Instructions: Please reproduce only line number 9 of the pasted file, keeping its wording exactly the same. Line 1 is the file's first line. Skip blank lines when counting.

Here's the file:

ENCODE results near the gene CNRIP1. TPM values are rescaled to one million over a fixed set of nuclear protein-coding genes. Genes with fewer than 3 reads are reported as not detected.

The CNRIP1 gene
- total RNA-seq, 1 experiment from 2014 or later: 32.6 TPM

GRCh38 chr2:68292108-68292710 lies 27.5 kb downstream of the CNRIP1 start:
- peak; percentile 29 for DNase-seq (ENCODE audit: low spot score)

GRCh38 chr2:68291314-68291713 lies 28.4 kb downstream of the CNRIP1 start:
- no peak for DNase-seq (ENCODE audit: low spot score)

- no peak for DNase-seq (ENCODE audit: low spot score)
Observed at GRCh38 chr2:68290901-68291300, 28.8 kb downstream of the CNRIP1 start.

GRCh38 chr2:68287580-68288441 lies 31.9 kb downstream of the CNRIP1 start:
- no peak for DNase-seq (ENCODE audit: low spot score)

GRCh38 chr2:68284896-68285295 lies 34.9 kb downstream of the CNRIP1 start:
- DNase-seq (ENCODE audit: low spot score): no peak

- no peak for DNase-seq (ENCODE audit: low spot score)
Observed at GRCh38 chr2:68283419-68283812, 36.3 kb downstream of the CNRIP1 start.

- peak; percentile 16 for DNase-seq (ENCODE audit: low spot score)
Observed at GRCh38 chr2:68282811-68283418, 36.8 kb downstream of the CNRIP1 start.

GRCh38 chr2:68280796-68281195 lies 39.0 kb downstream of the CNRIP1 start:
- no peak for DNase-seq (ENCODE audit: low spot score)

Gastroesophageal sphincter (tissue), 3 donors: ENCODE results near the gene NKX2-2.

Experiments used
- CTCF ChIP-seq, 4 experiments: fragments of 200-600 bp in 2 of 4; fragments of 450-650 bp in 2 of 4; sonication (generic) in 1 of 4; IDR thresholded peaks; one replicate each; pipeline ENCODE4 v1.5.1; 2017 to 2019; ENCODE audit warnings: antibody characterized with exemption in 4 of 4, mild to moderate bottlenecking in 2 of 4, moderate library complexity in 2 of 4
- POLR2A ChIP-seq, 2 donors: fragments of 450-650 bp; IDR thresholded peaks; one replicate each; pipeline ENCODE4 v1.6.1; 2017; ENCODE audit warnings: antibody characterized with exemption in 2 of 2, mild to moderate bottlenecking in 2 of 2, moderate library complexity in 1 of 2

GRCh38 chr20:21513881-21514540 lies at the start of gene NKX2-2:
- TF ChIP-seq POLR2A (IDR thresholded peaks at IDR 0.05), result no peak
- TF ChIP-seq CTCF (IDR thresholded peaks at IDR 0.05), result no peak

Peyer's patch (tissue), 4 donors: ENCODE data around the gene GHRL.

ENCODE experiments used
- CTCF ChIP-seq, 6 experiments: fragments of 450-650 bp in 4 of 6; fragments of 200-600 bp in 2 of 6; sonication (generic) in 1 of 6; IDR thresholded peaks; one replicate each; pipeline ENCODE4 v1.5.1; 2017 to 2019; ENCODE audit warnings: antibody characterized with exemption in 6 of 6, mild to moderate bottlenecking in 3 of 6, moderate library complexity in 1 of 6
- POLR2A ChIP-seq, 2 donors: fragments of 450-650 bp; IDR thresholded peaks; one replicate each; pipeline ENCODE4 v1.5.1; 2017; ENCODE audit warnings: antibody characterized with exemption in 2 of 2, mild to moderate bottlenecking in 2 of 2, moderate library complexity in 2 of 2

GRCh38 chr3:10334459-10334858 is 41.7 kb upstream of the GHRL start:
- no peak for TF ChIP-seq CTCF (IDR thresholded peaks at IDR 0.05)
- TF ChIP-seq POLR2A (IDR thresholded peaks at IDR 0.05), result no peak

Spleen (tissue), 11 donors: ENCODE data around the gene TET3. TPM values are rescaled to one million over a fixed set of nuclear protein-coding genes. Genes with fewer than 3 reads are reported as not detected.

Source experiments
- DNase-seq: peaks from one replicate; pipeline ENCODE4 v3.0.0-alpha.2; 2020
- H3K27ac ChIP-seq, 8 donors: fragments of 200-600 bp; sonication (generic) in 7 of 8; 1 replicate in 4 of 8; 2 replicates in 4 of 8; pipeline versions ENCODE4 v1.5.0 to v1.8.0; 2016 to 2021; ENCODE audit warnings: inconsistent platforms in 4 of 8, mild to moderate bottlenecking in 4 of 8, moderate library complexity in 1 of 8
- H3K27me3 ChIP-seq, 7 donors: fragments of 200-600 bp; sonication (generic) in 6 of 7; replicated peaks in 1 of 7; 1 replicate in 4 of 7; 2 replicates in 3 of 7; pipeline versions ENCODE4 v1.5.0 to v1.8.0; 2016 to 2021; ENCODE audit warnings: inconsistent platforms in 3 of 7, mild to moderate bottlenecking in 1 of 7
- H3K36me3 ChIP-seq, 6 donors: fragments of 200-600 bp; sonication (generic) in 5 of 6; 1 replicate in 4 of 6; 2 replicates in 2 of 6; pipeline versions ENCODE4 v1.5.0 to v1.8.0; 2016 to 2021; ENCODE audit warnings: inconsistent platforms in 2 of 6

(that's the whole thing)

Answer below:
Observed at GRCh38 chr2:68290901-68291300, 28.8 kb downstream of the CNRIP1 start.